Friday, May 05, 2006

Antrepenori la Falesti si la Mereseni

In part of my travels during the week-long Easter vacation, I visited three volunteers, Levi, Priya and Mark, in the north-western city of Falesti. Falesti is a county seat and a relatively large town. It has its own restaurants, monuments and internet cafes. It seems more developed than my county seat of Hincesti, most likely because Hincesti is only 30 minutes from Chisinau, as opposed to the two- to three-hour ride from Falesti to the capital; when it's not as easy to slip into Chisinau for your fun, you have to create everything in your own town. From a volunteer's perspective, having sources of entertainment, not to mention other Americans, in Falesti makes for a very different Peace Corps experience than my village life.

Mark, one of the volunteers in Falesti, specializes in business and agriculture. It has allowed him to meet both agricultural businessmen and younger entrepreneurs in other business sectors. One such entrepreneur is Sergiu, who served us some excellent barbecue and played baseball and American football with us on my first evening in Falesti. The next day, Mark, Levi and I went to visit Sergiu's business, an internet cafe. There were 12 computers, all with LCD monitors, Windows XP and fast enough processors to play the newest games. Two customers were using the internet, one kid was playing a first-person shooting game, and Sergiu's son was playing a Starcraft-like war game. This was a better set-up than at the public internet access terminals at Moldtelecom, the government-owned telecommunications company.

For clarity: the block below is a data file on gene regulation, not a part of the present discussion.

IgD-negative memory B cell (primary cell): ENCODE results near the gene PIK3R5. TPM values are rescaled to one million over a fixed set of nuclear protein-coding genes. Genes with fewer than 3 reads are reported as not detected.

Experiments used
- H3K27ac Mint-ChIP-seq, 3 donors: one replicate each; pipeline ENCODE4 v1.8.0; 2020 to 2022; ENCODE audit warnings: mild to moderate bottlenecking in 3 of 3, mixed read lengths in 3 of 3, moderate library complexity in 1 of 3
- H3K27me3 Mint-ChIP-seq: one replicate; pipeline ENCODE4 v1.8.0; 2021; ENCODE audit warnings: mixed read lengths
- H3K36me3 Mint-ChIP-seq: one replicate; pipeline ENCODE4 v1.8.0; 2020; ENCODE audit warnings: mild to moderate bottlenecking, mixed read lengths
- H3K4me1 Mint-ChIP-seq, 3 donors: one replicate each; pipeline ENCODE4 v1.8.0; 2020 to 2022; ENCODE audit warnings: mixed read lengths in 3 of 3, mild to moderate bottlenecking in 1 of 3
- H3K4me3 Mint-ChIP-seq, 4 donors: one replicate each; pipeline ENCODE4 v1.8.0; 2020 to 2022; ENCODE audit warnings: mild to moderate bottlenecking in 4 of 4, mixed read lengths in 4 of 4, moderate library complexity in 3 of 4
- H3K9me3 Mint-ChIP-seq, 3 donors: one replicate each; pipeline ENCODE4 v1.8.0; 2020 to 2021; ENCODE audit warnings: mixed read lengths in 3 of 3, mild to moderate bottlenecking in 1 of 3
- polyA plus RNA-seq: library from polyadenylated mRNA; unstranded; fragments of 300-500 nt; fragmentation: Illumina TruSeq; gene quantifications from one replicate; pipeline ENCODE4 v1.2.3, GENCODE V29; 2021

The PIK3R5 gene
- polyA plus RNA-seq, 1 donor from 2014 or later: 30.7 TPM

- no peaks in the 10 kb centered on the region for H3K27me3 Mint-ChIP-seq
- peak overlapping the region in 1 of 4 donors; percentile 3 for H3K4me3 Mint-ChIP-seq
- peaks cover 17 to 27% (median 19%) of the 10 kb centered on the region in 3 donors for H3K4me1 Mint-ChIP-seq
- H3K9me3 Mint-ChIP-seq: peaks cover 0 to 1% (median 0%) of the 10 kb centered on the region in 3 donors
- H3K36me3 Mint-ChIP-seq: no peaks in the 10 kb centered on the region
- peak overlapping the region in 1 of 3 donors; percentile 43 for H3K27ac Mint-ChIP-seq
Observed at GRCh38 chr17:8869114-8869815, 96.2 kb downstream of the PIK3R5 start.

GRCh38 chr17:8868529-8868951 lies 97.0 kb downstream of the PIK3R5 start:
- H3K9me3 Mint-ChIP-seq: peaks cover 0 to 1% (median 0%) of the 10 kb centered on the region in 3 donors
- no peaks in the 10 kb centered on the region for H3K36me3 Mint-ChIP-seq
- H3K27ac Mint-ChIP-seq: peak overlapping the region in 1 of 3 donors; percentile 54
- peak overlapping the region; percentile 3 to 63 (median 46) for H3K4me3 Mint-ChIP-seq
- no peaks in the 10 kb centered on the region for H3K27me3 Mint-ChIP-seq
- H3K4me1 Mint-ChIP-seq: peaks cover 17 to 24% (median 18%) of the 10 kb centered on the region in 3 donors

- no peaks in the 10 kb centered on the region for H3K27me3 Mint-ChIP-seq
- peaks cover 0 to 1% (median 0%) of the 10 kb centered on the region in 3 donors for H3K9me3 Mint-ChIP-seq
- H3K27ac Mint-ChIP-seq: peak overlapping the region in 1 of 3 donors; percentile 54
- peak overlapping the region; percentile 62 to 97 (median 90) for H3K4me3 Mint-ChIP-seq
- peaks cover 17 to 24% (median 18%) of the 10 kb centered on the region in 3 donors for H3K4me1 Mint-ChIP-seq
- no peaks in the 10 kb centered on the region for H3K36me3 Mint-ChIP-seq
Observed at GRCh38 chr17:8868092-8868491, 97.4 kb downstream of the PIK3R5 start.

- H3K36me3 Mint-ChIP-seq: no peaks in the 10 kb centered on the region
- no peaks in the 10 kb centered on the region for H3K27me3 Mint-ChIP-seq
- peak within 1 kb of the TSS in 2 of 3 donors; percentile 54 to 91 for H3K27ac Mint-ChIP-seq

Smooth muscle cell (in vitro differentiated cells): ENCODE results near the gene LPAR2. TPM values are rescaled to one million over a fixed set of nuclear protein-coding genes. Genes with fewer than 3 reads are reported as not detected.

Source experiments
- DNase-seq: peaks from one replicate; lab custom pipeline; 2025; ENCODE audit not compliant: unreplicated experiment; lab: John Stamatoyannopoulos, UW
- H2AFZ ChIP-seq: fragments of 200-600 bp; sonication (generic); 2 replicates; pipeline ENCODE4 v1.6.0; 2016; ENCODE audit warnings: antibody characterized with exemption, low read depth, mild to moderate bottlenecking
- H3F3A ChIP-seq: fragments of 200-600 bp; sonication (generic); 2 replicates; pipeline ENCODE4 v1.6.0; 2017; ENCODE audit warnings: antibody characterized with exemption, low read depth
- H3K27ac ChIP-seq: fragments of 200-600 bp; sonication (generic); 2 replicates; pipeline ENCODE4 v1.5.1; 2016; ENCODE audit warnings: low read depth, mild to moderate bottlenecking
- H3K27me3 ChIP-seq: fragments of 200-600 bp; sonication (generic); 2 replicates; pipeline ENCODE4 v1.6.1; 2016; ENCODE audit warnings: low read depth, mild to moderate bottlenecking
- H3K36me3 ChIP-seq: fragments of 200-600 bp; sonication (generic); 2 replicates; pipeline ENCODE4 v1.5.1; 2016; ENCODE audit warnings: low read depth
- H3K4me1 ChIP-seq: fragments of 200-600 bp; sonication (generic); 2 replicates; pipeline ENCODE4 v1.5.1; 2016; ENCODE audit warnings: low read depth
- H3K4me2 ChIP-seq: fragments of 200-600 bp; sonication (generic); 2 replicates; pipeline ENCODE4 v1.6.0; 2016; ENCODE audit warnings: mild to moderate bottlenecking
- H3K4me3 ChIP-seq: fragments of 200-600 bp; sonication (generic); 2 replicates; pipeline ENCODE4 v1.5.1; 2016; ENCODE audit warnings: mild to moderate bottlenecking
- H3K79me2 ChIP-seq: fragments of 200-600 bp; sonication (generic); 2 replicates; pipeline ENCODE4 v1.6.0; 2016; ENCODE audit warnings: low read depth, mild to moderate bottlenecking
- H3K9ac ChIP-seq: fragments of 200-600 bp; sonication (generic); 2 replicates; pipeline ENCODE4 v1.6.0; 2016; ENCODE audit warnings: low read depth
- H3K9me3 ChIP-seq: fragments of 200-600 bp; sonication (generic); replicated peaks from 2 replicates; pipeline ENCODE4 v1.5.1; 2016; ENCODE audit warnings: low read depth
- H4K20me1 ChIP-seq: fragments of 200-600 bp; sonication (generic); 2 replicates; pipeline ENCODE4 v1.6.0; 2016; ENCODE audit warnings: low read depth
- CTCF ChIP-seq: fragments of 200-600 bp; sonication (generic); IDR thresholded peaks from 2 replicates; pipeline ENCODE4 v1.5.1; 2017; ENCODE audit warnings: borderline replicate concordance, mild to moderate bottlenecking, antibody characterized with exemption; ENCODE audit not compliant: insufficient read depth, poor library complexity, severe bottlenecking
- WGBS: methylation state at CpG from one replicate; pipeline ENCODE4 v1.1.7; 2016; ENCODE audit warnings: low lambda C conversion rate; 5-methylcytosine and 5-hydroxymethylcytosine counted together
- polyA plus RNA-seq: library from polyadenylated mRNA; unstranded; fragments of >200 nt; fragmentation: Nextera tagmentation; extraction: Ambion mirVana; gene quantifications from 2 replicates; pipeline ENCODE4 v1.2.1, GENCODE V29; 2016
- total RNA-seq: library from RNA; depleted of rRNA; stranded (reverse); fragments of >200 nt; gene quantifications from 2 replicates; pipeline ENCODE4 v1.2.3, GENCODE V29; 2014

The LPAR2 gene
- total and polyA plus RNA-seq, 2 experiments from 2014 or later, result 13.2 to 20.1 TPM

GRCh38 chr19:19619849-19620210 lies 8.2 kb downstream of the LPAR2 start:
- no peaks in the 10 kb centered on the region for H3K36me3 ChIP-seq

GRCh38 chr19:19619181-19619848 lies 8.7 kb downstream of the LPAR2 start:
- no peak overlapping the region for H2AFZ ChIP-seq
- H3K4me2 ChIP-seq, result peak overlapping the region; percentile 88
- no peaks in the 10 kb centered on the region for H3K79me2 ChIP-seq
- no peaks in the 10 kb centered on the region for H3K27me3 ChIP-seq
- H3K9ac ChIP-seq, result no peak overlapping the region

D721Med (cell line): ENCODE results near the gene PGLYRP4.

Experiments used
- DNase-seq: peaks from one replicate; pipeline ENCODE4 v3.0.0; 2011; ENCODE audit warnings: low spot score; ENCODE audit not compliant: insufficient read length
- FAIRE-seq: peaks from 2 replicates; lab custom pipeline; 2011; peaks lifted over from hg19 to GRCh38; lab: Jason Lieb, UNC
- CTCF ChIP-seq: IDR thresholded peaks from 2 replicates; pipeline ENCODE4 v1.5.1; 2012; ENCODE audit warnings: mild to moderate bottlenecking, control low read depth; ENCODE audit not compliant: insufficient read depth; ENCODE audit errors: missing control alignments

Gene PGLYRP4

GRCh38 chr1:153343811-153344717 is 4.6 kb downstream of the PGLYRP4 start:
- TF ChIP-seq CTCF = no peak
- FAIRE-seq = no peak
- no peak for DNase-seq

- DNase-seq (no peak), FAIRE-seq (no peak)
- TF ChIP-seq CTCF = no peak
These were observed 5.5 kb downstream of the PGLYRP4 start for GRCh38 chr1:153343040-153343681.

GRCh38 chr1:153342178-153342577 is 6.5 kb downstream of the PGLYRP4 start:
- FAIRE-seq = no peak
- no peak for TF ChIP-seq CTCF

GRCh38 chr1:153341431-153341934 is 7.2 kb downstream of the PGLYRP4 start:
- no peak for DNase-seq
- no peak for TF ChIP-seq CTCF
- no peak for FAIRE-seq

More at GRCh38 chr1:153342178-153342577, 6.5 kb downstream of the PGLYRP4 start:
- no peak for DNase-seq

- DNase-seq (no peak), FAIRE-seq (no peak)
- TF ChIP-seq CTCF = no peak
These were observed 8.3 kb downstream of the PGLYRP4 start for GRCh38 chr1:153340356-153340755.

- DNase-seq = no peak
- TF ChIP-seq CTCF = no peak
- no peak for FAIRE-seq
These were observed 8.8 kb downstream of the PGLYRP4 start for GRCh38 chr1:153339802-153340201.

My first question to Sergiu was, "How did you have the money for this?" He told me he had done it with help from a World Bank program for entrepreneurs under age 30. With $1,000 of his own seed money, he was able to obtain a grant for $5,000 and another $4,000 as an 18.5% interest loan over the course of three years (the maximum-term loan legal in Moldova). He charges one leu, or about eight cents, for 10 minutes of internet usage or 15 minutes of game playing. His current overhead cost for DSL scales with usage, so by my estimate, he breaks even or makes a slight profit on internet, and will make more of a profit on it when the infrastructure improves and costs decrease. Where he really makes his money, however, is in kids who play games. If you're a kid who has 3 lei in your pocket on your way home from school, you can either buy half of a candy bar or blow up your friends in Unreal Tournament for 45 minutes. And what are the